Christophosen

Mine, Inactive

Alternative names

Last Chance

Commodities and mineralogy

Main commodities Sb
Other commodities Ag; Au; Cu; Pb
Ore minerals azurite; chalcopyrite; galena; gold; malachite; pyrite; pyrrhotite; stibnite
Gangue minerals quartz

Geographic location

Quadrangle map, 1:250,000-scale NM
Quadrangle map, 1:63,360-scale C-2
Latitude 64.7382
Longitude -165.5333
Nearby scientific data Find additional scientific data near this location
Location and accuracy This mine is in upper Waterfall Creek, a name and stream not currently shown on the Nome C-2 topographic map. The creek is a north tributary of Last Chance Creek; it flows south through sections 6 and 8, T. 9 S., R. 34 W., Kateel River Meridian. The location shown, at an elevation of about 1,500 feet, is the approximate intersection of a mineralized segment of the Penny River fault and Waterfall Creek. The area is complexly mineralized; vein deposits were developed in short adits southeast of the location down to about 1,100 feet elevation along Waterfall Creek. This location is approximately the same as locality 20 of Cobb (1972 [MF 463], 1978 [OFR 78-93]).

Geologic setting

Geologic description

The Christophosen mine is on quartz-sulfide veins as much as 5 feet wide within a weakly mineralized shear zone hundreds of feet across. The shear zone strikes north-northeast and is a mineralized part of the Penny River fault. Discrete veins occur on subsidiary structures southeast of the main shear zone. Samples of the shear zone contained about 100 ppb gold and were strongly anomalous in arsenic. The associated quartz veins contain galena, stibnite, chalcopyrite and display surface stainings of azurite and malachite.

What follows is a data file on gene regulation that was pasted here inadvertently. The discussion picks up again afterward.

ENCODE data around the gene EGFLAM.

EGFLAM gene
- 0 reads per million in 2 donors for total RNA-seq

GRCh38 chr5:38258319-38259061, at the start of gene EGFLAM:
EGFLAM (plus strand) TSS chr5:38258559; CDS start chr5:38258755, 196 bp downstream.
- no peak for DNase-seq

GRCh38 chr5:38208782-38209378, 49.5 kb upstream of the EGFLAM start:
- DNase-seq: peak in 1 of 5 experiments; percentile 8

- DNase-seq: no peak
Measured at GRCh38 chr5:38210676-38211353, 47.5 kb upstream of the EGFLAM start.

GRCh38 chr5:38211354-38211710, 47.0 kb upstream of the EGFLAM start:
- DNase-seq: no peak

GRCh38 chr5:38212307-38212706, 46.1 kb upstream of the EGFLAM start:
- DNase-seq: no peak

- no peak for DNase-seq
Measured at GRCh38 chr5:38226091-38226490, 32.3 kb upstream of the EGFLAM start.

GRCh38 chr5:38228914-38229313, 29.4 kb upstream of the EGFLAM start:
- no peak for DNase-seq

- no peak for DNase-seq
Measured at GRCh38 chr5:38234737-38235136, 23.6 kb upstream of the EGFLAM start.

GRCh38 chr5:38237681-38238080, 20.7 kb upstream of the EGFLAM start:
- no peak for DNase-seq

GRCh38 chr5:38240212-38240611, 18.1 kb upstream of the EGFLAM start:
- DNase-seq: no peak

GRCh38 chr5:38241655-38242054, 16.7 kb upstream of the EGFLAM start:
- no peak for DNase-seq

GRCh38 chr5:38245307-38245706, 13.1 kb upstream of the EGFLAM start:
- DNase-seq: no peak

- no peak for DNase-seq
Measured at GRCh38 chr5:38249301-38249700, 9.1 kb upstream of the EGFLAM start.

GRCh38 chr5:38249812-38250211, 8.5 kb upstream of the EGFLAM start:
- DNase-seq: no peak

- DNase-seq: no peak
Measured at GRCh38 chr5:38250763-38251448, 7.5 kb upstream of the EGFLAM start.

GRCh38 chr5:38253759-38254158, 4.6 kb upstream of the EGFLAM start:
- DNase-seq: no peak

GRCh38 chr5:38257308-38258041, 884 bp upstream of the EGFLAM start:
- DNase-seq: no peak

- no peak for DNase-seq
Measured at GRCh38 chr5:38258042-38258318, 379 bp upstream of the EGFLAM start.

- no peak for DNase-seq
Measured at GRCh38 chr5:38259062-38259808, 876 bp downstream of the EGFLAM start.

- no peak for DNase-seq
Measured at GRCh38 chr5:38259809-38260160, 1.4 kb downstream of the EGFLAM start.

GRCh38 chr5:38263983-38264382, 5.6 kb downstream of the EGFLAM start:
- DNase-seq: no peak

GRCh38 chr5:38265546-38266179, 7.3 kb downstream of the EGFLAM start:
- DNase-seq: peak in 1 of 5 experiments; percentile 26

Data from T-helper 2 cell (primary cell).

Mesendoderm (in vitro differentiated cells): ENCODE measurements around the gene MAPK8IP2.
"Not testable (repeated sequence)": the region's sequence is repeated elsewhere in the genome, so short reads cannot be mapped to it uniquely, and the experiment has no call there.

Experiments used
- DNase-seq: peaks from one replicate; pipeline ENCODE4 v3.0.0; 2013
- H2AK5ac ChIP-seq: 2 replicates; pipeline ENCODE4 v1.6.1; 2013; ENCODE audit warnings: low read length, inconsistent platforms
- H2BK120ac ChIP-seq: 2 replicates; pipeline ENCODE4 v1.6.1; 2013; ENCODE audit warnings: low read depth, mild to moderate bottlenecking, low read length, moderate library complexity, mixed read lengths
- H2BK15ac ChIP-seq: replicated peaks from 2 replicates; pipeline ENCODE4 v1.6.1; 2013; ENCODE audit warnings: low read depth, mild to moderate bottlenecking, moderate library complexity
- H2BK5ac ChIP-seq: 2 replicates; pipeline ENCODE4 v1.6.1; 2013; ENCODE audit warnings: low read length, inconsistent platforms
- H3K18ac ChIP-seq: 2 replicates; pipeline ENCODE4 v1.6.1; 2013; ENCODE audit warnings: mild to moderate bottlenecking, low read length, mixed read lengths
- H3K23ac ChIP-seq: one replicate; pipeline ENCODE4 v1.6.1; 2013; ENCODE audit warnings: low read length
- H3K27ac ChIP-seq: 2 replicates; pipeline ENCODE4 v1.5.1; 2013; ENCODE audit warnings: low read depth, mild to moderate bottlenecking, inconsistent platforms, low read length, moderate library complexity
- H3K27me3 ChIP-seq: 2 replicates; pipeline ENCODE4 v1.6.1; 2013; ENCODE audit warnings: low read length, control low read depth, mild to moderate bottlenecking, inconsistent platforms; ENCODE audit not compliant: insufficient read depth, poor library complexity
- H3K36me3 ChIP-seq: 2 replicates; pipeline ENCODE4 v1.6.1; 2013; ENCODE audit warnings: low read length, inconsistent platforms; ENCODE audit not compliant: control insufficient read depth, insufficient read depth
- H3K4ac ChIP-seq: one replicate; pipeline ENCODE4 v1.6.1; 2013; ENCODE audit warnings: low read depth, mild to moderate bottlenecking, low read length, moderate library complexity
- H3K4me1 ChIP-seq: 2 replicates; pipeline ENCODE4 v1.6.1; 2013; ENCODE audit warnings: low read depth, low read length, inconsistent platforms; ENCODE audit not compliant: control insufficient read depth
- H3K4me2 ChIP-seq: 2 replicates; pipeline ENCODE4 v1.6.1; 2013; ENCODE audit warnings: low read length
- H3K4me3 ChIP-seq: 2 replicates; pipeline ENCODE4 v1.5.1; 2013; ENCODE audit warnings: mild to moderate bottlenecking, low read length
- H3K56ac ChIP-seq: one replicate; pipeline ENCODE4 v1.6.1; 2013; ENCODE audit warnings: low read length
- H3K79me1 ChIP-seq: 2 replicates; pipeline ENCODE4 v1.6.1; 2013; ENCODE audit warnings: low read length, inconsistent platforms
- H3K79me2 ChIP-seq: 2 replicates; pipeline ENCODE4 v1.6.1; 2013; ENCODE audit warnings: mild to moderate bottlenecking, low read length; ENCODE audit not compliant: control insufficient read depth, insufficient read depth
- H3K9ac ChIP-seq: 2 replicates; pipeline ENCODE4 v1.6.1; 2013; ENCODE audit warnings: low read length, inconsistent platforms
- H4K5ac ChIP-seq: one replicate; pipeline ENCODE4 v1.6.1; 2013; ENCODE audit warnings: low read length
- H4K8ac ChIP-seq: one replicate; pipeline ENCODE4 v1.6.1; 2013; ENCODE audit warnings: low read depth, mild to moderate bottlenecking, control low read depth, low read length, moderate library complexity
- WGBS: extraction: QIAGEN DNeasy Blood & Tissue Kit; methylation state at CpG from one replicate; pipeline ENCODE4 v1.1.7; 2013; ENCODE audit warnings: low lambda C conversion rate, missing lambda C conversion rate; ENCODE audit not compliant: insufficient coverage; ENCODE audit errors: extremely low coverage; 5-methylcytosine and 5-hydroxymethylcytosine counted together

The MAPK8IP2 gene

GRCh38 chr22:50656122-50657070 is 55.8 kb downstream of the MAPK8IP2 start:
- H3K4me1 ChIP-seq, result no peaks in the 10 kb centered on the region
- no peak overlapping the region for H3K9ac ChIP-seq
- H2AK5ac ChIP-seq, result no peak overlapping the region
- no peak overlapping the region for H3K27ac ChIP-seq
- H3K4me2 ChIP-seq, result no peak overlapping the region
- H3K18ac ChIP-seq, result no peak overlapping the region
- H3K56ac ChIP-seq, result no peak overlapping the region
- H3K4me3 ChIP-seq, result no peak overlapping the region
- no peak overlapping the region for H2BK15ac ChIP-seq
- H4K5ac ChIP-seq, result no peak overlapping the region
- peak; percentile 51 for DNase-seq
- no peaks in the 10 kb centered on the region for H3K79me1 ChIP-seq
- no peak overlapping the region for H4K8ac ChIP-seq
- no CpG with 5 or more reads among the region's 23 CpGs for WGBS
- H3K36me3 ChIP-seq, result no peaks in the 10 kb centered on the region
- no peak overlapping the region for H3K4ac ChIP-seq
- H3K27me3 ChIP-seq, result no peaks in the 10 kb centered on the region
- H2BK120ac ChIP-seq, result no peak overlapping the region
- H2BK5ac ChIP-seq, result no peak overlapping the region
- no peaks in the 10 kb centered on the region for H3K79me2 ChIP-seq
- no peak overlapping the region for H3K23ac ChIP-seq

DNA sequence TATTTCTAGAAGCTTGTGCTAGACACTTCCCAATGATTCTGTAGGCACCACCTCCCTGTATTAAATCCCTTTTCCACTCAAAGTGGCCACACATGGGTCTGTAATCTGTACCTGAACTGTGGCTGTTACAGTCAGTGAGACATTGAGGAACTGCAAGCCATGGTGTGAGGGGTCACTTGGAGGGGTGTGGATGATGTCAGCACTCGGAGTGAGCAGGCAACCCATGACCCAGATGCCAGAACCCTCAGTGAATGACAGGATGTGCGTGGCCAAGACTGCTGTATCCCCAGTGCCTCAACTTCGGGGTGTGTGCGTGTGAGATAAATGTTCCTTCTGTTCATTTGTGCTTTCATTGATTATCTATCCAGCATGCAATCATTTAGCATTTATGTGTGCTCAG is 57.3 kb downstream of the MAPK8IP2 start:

The main activity on the claims occurred before 1916, when the mine was visited by Mertie (1918 [B 662-I, p. 425-449]). According to Mertie (1918 [B 662-I, p. 439]), the shear zone is about 100 feet across, strikes about N 20 E, and contains pyrite, pyrrhotite, stibnite, and gold. The mine produced about 2.5 tons of stibnite-rich material that assayed more than 58 percent antimony and contained some gold and silver. A mineralized quartz vein concordant to schistosity was cut off by the shear zone. Although the vein contained sulfides, including stibnite, Mertie proposed that the quartz was early, predating the sulfide mineralization. The prospect was also visited by Herreid (1970, p. 36), who called it the Last Chance prospect. Herreid reported scattered stibnite crystals about 0.25 inch across in one quartz vein and found about 0.1 ounce of gold per ton in a graphitic fault zone about 900 feet northeast of the prospect. The country rock near the mine was mapped as chlorite-rich metaturbidite schist and marble by Bundtzen and others (1994).
Geologic map unit (-165.53591947383, 64.7374356544761)
Mineral deposit model Low-sulfide Au-quartz veins; associated mineralized shear zone (Cox and Singer, 1986; model 36a).
Mineral deposit model number 36a
Age of mineralization Mid-Cretaceous or younger; host structure crosscuts rocks metamorphosed in the mid-Cretaceous.
Alteration of deposit Sulfidation along a wide shear zone.

Production and reserves

Workings or exploration The prospect was explored by surface pits and adits that were driven before 1916 on four mining claims (Mertie, 1918 [B 662-I, p. 425-449]). An upper adit was about 105 feet long; the lower adit, in part a crosscut, was driven N 25 W for about 270 feet. A total of about 2.5 tons of stibnite-bearing ore containing more than 58 percent antimony was mined and sold. The prospect was visited by Herreid (1970) and remapped and sampled by Kennecott Exploration Co. in about 1991.
Indication of production Yes
Production notes More than 2.5 tons of stibnite ore assaying more than 58 percent antimony were produced.

References